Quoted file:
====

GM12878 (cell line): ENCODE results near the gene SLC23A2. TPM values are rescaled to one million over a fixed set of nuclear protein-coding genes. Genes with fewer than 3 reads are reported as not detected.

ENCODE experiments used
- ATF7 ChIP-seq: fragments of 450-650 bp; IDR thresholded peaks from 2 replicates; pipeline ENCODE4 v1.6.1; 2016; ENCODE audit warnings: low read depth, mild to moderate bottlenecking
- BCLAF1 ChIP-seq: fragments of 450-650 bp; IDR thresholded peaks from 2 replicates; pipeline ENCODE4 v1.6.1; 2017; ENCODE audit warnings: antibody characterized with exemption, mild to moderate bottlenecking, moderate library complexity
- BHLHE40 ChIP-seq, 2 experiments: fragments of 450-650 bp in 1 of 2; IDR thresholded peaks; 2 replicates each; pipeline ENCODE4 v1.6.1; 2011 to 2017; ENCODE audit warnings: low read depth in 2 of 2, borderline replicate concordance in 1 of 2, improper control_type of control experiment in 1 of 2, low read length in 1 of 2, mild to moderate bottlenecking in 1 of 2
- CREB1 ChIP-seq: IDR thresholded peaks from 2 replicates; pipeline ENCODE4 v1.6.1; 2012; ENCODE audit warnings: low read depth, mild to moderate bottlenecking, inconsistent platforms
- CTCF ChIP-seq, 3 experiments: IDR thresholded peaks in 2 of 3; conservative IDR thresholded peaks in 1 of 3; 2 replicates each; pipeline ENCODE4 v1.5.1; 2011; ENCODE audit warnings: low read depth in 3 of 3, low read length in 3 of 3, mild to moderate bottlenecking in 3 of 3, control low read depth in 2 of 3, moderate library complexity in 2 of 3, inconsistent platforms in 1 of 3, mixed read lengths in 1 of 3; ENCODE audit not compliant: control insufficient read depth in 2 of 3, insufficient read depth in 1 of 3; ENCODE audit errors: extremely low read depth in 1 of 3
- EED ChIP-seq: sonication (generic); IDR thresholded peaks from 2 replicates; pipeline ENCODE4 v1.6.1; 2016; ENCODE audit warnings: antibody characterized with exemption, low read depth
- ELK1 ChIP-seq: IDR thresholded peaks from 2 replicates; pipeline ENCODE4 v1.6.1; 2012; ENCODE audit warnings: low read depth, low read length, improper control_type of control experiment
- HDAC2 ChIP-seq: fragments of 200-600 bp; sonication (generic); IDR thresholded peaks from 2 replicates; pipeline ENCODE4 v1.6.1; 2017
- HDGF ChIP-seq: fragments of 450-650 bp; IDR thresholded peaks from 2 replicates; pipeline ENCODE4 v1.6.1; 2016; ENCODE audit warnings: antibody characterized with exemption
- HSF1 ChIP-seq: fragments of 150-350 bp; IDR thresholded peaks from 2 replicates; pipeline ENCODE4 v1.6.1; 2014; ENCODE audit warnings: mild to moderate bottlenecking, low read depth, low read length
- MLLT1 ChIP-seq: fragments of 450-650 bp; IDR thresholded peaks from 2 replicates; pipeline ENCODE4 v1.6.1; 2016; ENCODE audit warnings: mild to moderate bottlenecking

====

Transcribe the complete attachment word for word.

GM12878 (cell line): ENCODE results near the gene SLC23A2. TPM values are rescaled to one million over a fixed set of nuclear protein-coding genes. Genes with fewer than 3 reads are reported as not detected.

ENCODE experiments used
- ATF7 ChIP-seq: fragments of 450-650 bp; IDR thresholded peaks from 2 replicates; pipeline ENCODE4 v1.6.1; 2016; ENCODE audit warnings: low read depth, mild to moderate bottlenecking
- BCLAF1 ChIP-seq: fragments of 450-650 bp; IDR thresholded peaks from 2 replicates; pipeline ENCODE4 v1.6.1; 2017; ENCODE audit warnings: antibody characterized with exemption, mild to moderate bottlenecking, moderate library complexity
- BHLHE40 ChIP-seq, 2 experiments: fragments of 450-650 bp in 1 of 2; IDR thresholded peaks; 2 replicates each; pipeline ENCODE4 v1.6.1; 2011 to 2017; ENCODE audit warnings: low read depth in 2 of 2, borderline replicate concordance in 1 of 2, improper control_type of control experiment in 1 of 2, low read length in 1 of 2, mild to moderate bottlenecking in 1 of 2
- CREB1 ChIP-seq: IDR thresholded peaks from 2 replicates; pipeline ENCODE4 v1.6.1; 2012; ENCODE audit warnings: low read depth, mild to moderate bottlenecking, inconsistent platforms
- CTCF ChIP-seq, 3 experiments: IDR thresholded peaks in 2 of 3; conservative IDR thresholded peaks in 1 of 3; 2 replicates each; pipeline ENCODE4 v1.5.1; 2011; ENCODE audit warnings: low read depth in 3 of 3, low read length in 3 of 3, mild to moderate bottlenecking in 3 of 3, control low read depth in 2 of 3, moderate library complexity in 2 of 3, inconsistent platforms in 1 of 3, mixed read lengths in 1 of 3; ENCODE audit not compliant: control insufficient read depth in 2 of 3, insufficient read depth in 1 of 3; ENCODE audit errors: extremely low read depth in 1 of 3
- EED ChIP-seq: sonication (generic); IDR thresholded peaks from 2 replicates; pipeline ENCODE4 v1.6.1; 2016; ENCODE audit warnings: antibody characterized with exemption, low read depth
- ELK1 ChIP-seq: IDR thresholded peaks from 2 replicates; pipeline ENCODE4 v1.6.1; 2012; ENCODE audit warnings: low read depth, low read length, improper control_type of control experiment
- HDAC2 ChIP-seq: fragments of 200-600 bp; sonication (generic); IDR thresholded peaks from 2 replicates; pipeline ENCODE4 v1.6.1; 2017
- HDGF ChIP-seq: fragments of 450-650 bp; IDR thresholded peaks from 2 replicates; pipeline ENCODE4 v1.6.1; 2016; ENCODE audit warnings: antibody characterized with exemption
- HSF1 ChIP-seq: fragments of 150-350 bp; IDR thresholded peaks from 2 replicates; pipeline ENCODE4 v1.6.1; 2014; ENCODE audit warnings: mild to moderate bottlenecking, low read depth, low read length
- MLLT1 ChIP-seq: fragments of 450-650 bp; IDR thresholded peaks from 2 replicates; pipeline ENCODE4 v1.6.1; 2016; ENCODE audit warnings: mild to moderate bottlenecking